Do Good Jobs: How to Find a Coach that Works for You
If you’re feeling stuck, craving change, or longing for new solutions, coaching can help.
But what exactly is coaching, and how might it work for you?
The International Coaching Federation (ICF) describes coaching as ‘partnering with another person in a thought provoking and creative process that inspires you to reach your personal and professional potential.’
If that’s too wordy for you, try on my instructor’s definition instead:
Coaching is like hiring a personal trainer for your life or work.
It’s distinct from other disciplines like mentoring, consulting, and therapy. You should expect to partner with your coach as an equal. They won’t dispense advice — instead, your coach will help you find answers you already have within.
What Can I Bring to Coaching?
Coaching is a growing field, with many organisations, leaders, and teams turning to coaching as a means to build resilience, achieve personal and professional growth, and to find new solutions to pressing problems.
But it’s not just organisations — many individuals also opt to work with a coach to achieve personal goals. Whether it’s carving out your next career step, looking for the ‘missing piece’ in life, or discovering your purpose, coaching can bring very real benefits.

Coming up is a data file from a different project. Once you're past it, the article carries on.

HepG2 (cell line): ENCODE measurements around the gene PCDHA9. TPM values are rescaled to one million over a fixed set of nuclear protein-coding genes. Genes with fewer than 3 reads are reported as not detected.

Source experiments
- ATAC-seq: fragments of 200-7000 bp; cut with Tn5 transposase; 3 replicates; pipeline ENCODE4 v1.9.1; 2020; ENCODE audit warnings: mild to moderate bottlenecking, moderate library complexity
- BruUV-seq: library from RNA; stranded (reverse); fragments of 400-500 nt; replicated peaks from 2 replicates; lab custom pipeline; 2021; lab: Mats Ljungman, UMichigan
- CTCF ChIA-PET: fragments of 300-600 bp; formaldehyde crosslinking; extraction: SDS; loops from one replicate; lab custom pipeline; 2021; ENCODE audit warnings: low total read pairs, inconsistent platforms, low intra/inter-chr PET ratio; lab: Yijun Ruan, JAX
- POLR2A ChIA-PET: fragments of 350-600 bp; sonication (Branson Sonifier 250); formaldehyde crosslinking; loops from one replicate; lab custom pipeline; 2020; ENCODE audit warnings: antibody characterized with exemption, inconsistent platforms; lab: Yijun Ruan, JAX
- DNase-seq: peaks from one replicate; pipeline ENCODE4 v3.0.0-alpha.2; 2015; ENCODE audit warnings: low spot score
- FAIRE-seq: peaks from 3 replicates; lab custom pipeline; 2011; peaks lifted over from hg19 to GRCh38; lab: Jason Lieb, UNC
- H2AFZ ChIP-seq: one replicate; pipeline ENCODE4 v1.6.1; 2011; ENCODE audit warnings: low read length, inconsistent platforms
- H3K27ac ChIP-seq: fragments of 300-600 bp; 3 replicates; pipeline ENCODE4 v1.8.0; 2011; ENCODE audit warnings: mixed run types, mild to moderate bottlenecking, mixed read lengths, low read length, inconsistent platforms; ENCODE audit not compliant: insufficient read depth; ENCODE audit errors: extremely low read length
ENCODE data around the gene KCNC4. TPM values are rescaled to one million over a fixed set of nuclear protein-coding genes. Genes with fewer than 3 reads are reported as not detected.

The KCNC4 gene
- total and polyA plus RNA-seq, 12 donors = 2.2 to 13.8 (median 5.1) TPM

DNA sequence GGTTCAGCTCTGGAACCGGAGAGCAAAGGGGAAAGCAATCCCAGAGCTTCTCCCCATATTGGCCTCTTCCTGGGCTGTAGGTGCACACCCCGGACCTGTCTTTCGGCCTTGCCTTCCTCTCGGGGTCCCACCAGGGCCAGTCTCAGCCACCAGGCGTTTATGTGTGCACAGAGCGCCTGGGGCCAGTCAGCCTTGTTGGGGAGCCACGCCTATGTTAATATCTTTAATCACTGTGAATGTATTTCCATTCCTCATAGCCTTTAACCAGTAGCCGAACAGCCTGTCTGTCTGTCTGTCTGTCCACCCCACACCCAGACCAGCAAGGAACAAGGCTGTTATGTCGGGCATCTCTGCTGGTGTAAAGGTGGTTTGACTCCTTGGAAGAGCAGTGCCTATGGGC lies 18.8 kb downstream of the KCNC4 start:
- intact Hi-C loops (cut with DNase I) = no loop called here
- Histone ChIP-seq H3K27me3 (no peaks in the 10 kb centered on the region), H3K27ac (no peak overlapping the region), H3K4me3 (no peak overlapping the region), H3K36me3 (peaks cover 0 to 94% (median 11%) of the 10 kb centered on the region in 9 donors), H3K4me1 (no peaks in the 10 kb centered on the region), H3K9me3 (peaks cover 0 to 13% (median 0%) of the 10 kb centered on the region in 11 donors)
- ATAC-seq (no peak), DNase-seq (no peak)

Pause for a moment and consider — how often do I have a dedicated space to focus exclusively on me?
This is exactly what coaching provides.
It’s not uncommon in the for-purpose sector, with many seeking coaching both in and out of work. Here are just a few examples of how for-purpose sector leaders, teams, organisations, and individuals use coaching.
As a New Leader
adapting to a new leadership role
focusing my energy in the right place
dealing with situations that push my buttons
providing constructive feedback
building strategic and influencing skills
As a Team
understanding personality types and team dynamics
improving team communication
improving team performance
focusing efforts toward a common goal
finding new solutions to pressing problems
As an Individual
understanding personal values, strengths, and competencies
carving out the next career step
creating better balance between work and life
working through challenging relationships and other personal situations.
This list is by no means exhaustive — you’re only limited by your imagination!
How Does It Work?
Coaching is generally tailored to suit your specific goals and needs. You may have a particular goal you wish to work towards, in which case signing up for a series of sessions over a period of weeks or months might suit. Or, you may opt for an ongoing engagement focused around a particular theme — like leadership development. Perhaps in this case, you attend monthly sessions over the course of a year or more. Once people have experience with a particular coach, they may choose to engage them for ad-hoc sessions as required.
Location doesn’t need to be a barrier these days — with many coaches opting to work online via audio or video call.
And there are as many approaches to coaching as there are coaches, but the key things are that you build a good rapport, that they’re led by your priorities, and that they effectively help you move toward your goals.